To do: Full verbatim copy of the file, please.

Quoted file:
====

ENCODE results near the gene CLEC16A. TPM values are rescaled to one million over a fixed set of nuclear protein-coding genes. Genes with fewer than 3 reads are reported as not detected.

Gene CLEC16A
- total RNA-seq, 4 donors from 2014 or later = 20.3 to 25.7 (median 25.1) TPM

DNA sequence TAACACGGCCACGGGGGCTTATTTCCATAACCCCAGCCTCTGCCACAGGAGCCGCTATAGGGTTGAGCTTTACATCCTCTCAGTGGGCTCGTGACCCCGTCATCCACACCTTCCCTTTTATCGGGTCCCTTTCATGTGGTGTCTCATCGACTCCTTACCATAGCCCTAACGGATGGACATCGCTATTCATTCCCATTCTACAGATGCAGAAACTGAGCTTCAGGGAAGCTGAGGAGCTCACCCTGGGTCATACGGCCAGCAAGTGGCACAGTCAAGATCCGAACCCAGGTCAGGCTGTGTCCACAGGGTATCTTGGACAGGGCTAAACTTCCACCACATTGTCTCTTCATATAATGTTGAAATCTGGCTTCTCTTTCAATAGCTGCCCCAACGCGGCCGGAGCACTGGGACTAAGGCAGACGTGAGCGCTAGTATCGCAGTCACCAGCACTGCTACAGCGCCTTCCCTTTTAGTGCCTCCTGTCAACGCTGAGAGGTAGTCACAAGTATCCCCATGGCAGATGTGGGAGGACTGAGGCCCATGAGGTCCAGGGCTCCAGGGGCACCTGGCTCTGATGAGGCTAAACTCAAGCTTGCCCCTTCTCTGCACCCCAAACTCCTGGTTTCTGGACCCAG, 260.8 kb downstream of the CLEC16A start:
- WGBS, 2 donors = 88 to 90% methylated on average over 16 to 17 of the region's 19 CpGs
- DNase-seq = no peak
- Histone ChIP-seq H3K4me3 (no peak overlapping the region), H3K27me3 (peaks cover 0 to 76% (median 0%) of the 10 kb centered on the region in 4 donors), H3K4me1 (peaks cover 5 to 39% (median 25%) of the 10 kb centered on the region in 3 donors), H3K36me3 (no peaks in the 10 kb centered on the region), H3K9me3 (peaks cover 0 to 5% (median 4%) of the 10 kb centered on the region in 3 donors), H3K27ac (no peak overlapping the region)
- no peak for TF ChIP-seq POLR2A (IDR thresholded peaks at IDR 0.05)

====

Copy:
ENCODE results near the gene CLEC16A. TPM values are rescaled to one million over a fixed set of nuclear protein-coding genes. Genes with fewer than 3 reads are reported as not detected.

Gene CLEC16A
- total RNA-seq, 4 donors from 2014 or later = 20.3 to 25.7 (median 25.1) TPM

DNA sequence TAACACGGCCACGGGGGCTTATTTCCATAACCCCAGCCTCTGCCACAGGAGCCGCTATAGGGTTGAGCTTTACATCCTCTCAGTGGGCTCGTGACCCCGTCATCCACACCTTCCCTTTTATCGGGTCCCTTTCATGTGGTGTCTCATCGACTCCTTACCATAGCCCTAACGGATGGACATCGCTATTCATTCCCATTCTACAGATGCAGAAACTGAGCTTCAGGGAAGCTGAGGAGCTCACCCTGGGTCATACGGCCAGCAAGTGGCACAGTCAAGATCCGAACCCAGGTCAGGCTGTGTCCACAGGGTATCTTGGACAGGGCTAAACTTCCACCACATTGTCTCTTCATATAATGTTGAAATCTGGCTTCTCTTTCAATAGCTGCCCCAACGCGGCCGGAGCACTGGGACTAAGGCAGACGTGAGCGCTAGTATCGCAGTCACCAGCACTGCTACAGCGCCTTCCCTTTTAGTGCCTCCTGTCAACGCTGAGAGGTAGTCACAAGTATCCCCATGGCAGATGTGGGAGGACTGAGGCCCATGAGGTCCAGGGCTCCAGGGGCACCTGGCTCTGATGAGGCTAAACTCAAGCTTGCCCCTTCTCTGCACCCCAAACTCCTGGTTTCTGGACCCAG, 260.8 kb downstream of the CLEC16A start:
- WGBS, 2 donors = 88 to 90% methylated on average over 16 to 17 of the region's 19 CpGs
- DNase-seq = no peak
- Histone ChIP-seq H3K4me3 (no peak overlapping the region), H3K27me3 (peaks cover 0 to 76% (median 0%) of the 10 kb centered on the region in 4 donors), H3K4me1 (peaks cover 5 to 39% (median 25%) of the 10 kb centered on the region in 3 donors), H3K36me3 (no peaks in the 10 kb centered on the region), H3K9me3 (peaks cover 0 to 5% (median 4%) of the 10 kb centered on the region in 3 donors), H3K27ac (no peak overlapping the region)
- no peak for TF ChIP-seq POLR2A (IDR thresholded peaks at IDR 0.05)